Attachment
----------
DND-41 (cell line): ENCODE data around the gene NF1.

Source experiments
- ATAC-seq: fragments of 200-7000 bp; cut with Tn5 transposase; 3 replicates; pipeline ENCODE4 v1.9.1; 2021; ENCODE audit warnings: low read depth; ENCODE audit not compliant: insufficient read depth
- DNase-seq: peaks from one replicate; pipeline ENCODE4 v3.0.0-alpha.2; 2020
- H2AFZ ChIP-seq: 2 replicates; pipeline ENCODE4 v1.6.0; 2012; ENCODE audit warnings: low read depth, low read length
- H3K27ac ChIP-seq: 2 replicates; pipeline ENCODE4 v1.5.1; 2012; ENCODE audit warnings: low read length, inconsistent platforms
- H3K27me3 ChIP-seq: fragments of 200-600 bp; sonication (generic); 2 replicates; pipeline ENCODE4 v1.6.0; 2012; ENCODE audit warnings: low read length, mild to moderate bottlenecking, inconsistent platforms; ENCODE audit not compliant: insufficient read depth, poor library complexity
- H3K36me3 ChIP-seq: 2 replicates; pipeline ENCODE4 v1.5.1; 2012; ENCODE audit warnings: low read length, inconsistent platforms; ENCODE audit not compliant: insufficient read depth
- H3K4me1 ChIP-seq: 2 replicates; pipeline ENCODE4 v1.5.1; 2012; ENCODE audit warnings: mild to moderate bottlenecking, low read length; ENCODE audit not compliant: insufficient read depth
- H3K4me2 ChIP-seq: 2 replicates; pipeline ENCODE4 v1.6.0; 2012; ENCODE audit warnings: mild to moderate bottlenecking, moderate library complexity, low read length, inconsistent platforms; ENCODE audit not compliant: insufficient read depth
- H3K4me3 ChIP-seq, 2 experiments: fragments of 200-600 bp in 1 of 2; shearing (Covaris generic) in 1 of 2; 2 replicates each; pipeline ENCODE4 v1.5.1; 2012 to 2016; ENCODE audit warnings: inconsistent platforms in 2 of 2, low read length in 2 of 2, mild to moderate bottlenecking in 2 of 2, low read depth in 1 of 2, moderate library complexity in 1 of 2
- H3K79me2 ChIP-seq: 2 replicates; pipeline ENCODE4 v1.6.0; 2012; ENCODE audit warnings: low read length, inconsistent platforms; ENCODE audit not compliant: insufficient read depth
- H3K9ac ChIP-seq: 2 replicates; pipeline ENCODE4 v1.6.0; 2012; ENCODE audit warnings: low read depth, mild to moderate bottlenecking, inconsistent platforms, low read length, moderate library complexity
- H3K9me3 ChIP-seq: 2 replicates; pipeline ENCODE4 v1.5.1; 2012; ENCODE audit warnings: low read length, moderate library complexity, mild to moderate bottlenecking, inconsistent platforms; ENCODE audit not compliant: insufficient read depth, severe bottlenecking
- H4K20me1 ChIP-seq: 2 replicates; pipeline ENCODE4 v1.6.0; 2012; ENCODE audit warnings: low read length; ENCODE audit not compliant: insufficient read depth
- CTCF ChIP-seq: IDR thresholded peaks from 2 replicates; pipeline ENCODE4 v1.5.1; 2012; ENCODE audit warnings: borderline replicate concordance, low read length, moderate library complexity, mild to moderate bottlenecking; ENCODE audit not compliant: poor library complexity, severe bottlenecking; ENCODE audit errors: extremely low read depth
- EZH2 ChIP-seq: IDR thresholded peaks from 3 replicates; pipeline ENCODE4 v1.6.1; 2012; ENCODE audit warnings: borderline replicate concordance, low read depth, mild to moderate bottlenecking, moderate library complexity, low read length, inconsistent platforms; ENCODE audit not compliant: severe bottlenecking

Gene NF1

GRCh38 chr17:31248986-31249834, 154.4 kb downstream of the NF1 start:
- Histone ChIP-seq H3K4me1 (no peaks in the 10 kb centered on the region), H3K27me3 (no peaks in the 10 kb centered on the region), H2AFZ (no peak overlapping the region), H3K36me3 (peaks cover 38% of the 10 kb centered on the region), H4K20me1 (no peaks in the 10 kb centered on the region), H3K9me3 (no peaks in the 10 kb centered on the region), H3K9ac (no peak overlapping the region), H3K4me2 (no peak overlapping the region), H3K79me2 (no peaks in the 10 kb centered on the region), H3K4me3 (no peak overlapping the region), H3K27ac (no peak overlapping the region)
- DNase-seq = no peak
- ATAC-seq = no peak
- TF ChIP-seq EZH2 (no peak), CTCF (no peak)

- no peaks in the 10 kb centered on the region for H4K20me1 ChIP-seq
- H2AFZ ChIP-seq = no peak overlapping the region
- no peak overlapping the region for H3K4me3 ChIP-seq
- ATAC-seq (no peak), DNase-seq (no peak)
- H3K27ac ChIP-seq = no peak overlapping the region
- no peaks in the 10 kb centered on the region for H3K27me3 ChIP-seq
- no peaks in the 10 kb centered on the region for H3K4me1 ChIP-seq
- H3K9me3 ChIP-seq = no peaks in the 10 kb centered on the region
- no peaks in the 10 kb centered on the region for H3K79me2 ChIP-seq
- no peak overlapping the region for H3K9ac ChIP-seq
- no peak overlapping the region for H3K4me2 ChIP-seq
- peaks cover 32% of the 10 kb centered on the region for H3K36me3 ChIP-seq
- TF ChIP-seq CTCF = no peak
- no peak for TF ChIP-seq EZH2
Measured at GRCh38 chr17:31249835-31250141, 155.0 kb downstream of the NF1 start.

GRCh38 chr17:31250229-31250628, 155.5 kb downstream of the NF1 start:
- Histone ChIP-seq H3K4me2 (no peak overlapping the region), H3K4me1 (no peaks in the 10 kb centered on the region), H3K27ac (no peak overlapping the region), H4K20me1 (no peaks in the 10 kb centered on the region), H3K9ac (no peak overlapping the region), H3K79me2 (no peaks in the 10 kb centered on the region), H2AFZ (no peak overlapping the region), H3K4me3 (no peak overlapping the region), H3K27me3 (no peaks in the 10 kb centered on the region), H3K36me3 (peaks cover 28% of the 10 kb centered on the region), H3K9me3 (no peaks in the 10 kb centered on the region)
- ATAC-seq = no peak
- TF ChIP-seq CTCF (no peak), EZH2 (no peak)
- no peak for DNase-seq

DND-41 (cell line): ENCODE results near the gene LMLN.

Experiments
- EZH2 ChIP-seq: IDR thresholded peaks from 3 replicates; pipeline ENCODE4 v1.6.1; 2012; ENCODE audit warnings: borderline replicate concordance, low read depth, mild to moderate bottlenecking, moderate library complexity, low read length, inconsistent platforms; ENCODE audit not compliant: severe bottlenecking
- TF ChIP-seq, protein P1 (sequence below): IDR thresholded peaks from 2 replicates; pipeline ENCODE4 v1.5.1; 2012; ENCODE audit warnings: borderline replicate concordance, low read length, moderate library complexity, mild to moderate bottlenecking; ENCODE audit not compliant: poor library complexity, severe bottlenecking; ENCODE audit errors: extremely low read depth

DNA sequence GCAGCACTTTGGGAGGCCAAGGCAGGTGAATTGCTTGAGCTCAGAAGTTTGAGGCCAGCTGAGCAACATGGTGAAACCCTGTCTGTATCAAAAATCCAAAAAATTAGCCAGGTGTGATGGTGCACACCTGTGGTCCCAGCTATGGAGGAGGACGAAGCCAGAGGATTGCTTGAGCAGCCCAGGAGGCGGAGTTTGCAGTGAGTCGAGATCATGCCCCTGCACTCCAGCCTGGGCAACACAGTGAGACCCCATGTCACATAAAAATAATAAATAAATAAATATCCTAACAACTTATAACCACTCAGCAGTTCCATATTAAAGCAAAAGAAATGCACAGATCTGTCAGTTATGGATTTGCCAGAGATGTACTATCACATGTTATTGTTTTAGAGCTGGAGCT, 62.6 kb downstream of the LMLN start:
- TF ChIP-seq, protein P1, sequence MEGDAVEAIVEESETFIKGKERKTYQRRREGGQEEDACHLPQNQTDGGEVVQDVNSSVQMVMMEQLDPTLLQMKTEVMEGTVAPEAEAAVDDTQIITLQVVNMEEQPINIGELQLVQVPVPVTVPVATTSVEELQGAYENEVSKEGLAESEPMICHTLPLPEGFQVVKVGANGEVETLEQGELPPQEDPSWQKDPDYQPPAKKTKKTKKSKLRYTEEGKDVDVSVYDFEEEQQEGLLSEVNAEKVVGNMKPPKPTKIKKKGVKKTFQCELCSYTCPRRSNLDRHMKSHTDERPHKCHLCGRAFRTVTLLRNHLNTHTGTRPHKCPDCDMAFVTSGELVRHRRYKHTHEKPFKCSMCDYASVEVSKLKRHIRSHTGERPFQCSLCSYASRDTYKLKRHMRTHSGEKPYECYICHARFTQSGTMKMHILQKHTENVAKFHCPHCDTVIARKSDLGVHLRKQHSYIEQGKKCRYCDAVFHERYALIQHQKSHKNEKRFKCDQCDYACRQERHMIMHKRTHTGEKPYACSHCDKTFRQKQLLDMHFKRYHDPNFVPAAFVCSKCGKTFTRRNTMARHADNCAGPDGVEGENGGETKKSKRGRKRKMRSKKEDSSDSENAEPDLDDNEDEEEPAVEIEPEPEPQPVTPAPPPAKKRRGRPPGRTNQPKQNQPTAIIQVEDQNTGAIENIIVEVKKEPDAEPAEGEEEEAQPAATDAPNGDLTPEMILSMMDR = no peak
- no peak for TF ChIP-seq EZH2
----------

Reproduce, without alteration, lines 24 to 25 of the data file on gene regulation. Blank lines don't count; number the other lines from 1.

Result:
- no peaks in the 10 kb centered on the region for H4K20me1 ChIP-seq
- H2AFZ ChIP-seq = no peak overlapping the region